I’m not normally this terrible of an employee. I even won a competitive award for my work at this same company only a few months ago! However, I’ve been struggling lately with near-crippling clinical depression that has necessitated me seeking therapy and starting medication. Even though I freely admit that I didn’t meet the requirements of my job lately, I’m somewhat proud of myself for even managing to get out of bed and go into work at all — it was that severe. I didn’t disclose this to my supervisor or HR because I incorrectly thought that I could work through it and get things done, and I was hoping that when the new meds kicked in, I’d be back to my old self and excelling at this work again. That didn’t end up happening, at least not quickly enough to salvage this contract.

I want to email my supervisor and explain what has been happening, but I’m not sure how to approach it. I don’t want to seem like I’m making excuses or begging for my job back; I was already thinking about moving on from this position on my own, and I’ve been lucky to already have something else lined up for when this contract ends. But I do feel like it’s important for my supervisor to know that the problems I’ve been having don’t reflect my normal work ethic, and that I honestly feel bad about letting them down. How can I word this so that I don’t seem like I’m disputing their decision or job-begging? Or should I just let this go and not bother them with explanations?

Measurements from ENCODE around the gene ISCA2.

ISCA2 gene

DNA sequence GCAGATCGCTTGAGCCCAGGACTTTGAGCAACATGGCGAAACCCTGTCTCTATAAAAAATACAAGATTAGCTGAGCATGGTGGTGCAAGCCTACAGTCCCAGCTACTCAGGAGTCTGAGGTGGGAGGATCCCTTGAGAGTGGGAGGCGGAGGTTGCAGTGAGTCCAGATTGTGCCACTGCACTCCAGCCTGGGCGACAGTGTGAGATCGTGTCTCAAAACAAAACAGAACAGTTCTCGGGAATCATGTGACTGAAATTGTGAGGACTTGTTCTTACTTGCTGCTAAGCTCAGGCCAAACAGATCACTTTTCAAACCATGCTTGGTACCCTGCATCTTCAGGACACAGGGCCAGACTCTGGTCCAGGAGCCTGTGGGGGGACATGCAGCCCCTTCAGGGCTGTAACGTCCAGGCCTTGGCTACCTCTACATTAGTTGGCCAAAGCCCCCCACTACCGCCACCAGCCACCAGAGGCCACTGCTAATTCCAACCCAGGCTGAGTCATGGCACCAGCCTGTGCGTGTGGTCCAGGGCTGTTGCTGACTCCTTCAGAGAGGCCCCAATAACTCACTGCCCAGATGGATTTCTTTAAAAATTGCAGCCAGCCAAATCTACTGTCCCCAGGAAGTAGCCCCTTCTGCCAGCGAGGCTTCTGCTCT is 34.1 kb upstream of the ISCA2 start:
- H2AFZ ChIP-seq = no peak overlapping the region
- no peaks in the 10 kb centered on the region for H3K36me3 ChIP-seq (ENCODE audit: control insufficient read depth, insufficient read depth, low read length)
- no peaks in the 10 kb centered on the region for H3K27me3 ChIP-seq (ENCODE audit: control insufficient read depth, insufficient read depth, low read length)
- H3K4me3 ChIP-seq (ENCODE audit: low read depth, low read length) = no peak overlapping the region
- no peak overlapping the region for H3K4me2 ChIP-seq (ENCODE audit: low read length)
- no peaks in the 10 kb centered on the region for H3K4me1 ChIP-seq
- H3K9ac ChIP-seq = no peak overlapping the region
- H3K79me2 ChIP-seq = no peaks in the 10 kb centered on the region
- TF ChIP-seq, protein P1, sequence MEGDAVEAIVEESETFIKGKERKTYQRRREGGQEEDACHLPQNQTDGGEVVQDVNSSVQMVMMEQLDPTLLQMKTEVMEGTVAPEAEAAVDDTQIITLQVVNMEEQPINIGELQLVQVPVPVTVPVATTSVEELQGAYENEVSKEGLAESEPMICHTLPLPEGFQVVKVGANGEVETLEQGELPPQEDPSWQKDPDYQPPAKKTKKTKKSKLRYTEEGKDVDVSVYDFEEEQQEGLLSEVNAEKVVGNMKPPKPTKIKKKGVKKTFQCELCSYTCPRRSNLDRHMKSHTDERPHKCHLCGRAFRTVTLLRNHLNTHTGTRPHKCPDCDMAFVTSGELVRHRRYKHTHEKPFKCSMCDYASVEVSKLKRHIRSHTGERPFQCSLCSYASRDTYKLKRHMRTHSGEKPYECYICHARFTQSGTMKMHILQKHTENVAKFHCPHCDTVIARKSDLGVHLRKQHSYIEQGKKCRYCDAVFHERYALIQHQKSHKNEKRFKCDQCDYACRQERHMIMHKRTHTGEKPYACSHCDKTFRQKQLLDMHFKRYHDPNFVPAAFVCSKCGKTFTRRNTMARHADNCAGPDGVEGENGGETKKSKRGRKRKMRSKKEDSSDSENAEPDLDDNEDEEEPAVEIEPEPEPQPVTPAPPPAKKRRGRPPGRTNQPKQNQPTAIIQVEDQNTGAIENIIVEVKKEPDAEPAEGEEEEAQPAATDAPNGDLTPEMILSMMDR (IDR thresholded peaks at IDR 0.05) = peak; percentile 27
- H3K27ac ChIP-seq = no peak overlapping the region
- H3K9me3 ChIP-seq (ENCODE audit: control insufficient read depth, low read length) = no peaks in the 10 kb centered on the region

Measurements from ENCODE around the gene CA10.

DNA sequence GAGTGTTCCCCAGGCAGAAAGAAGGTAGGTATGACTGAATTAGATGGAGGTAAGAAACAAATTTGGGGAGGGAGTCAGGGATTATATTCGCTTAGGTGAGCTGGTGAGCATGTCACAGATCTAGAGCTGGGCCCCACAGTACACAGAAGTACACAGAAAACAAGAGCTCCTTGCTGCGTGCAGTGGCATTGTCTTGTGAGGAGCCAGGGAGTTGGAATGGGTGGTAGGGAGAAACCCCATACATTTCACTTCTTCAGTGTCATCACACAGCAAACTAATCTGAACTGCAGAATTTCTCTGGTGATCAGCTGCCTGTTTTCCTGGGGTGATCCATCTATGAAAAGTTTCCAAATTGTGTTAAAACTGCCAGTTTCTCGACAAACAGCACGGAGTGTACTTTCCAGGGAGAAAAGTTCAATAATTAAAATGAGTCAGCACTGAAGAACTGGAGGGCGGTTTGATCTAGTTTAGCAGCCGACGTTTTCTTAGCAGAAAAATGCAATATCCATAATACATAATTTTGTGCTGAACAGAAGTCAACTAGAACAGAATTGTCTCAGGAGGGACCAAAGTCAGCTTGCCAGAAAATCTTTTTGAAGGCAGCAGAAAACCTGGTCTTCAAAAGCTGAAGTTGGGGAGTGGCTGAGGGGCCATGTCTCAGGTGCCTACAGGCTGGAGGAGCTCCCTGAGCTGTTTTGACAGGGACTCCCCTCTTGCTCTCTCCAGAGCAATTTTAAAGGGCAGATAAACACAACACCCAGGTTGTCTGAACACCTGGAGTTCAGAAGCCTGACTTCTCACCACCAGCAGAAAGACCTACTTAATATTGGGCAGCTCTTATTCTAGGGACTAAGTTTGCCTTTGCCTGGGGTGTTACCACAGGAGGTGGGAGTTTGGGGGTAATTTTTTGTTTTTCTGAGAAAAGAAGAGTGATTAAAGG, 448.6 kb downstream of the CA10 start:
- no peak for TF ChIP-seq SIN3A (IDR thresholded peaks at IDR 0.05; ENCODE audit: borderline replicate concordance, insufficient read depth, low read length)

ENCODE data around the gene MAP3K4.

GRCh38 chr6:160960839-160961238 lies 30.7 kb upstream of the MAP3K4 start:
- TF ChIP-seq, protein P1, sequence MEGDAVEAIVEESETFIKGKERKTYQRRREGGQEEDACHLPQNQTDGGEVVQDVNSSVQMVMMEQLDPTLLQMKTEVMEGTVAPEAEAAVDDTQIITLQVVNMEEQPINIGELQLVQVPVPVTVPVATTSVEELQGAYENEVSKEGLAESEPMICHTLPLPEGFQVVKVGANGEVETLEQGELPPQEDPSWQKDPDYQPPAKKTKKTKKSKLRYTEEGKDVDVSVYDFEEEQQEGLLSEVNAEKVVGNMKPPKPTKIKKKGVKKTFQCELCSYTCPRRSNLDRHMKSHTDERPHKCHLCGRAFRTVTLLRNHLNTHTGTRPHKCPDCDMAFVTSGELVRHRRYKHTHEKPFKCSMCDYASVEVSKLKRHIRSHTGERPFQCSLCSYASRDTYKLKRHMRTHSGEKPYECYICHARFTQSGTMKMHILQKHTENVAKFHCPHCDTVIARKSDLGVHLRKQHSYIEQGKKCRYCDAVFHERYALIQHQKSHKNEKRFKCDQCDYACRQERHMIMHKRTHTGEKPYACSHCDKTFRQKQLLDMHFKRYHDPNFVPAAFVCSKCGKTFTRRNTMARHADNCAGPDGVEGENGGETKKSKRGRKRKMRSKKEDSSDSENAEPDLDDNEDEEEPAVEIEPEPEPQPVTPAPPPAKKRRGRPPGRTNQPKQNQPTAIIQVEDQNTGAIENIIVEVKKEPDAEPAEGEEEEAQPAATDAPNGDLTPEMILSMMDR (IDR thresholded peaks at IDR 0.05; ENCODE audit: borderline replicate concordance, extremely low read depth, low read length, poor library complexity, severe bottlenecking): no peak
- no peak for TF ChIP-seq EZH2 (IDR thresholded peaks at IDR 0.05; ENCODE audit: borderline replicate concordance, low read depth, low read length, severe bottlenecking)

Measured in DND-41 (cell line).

Don’t do this in email. Have a face-to-face conversation with your manager and say something like, “I want to let you know that I know my performance really suffered in the last few months, and I understand your decision not to renew my contract. I didn’t want to leave without giving you some context for what happened. I’ve been struggling with some health issues that have made the last couple of months really tough, and it clearly affected my work. I’m getting treatment and am hopeful about where things are headed, and I wanted to let you know what’s been going on so that you didn’t have to wonder. I’m not saying this to ask you to reconsider the decision — I’ve lined up other work starting in a few weeks. But I’ve liked working with you and respect the organization and care about your assessment of my work! I hope my track record from before this happened hasn’t been erased by the last couple of months, and I’d love to be able to stay in touch in the future.”